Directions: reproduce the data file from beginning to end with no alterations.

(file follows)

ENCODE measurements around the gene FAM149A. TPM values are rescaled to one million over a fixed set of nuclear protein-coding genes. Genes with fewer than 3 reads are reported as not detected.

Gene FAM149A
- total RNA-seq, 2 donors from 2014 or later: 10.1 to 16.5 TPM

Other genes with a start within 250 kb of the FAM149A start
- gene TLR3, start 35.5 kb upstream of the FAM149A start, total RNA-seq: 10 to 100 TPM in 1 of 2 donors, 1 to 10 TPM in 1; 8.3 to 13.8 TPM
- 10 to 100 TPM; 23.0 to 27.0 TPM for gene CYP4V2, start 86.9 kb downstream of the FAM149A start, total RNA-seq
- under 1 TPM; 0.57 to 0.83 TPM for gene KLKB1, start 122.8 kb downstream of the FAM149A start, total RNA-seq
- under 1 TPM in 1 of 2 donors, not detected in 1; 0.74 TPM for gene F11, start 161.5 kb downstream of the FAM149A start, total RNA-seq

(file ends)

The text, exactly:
ENCODE measurements around the gene FAM149A. TPM values are rescaled to one million over a fixed set of nuclear protein-coding genes. Genes with fewer than 3 reads are reported as not detected.

Gene FAM149A
- total RNA-seq, 2 donors from 2014 or later: 10.1 to 16.5 TPM

Other genes with a start within 250 kb of the FAM149A start
- gene TLR3, start 35.5 kb upstream of the FAM149A start, total RNA-seq: 10 to 100 TPM in 1 of 2 donors, 1 to 10 TPM in 1; 8.3 to 13.8 TPM
- 10 to 100 TPM; 23.0 to 27.0 TPM for gene CYP4V2, start 86.9 kb downstream of the FAM149A start, total RNA-seq
- under 1 TPM; 0.57 to 0.83 TPM for gene KLKB1, start 122.8 kb downstream of the FAM149A start, total RNA-seq
- under 1 TPM in 1 of 2 donors, not detected in 1; 0.74 TPM for gene F11, start 161.5 kb downstream of the FAM149A start, total RNA-seq